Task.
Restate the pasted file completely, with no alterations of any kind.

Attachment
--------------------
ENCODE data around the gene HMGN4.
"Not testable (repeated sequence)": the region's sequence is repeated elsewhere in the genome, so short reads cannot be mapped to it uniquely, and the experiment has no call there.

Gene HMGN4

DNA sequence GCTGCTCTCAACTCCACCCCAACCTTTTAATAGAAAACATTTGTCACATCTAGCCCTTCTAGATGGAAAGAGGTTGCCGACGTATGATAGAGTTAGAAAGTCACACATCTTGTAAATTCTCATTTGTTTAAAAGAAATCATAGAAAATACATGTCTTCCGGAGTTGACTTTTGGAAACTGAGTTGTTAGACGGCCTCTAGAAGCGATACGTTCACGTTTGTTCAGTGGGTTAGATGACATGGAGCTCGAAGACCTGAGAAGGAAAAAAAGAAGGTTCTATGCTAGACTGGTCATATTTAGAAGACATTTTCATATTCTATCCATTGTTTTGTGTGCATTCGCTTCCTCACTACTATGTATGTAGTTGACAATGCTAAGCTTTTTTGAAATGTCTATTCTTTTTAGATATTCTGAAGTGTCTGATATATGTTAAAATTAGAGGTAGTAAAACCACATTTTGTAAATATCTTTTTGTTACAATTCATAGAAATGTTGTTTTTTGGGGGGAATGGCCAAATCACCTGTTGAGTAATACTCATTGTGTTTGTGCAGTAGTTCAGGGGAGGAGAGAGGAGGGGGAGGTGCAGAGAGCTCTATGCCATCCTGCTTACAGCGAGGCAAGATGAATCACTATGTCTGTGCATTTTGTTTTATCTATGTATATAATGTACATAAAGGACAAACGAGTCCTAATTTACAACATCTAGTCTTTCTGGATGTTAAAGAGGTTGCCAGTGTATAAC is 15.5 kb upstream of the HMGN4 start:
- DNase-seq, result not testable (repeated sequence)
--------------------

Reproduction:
ENCODE data around the gene HMGN4.
"Not testable (repeated sequence)": the region's sequence is repeated elsewhere in the genome, so short reads cannot be mapped to it uniquely, and the experiment has no call there.

Gene HMGN4

DNA sequence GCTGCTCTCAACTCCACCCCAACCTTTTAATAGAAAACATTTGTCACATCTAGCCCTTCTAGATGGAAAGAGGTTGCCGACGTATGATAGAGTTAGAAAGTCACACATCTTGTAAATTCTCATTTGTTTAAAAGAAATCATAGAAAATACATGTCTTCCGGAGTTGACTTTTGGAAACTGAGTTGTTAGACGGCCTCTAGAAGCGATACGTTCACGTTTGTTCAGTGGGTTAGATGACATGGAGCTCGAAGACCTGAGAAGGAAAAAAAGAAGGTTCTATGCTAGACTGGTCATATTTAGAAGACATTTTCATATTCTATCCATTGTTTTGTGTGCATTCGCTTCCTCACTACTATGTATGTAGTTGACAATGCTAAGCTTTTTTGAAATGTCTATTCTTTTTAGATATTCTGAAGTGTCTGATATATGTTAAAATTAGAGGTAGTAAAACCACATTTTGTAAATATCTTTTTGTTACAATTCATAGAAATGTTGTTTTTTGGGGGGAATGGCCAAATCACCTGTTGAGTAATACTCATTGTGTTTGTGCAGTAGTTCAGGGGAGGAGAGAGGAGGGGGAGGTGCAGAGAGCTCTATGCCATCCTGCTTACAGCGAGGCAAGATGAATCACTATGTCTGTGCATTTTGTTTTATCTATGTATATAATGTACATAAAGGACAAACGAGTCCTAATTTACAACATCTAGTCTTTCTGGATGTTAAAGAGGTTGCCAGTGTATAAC is 15.5 kb upstream of the HMGN4 start:
- DNase-seq, result not testable (repeated sequence)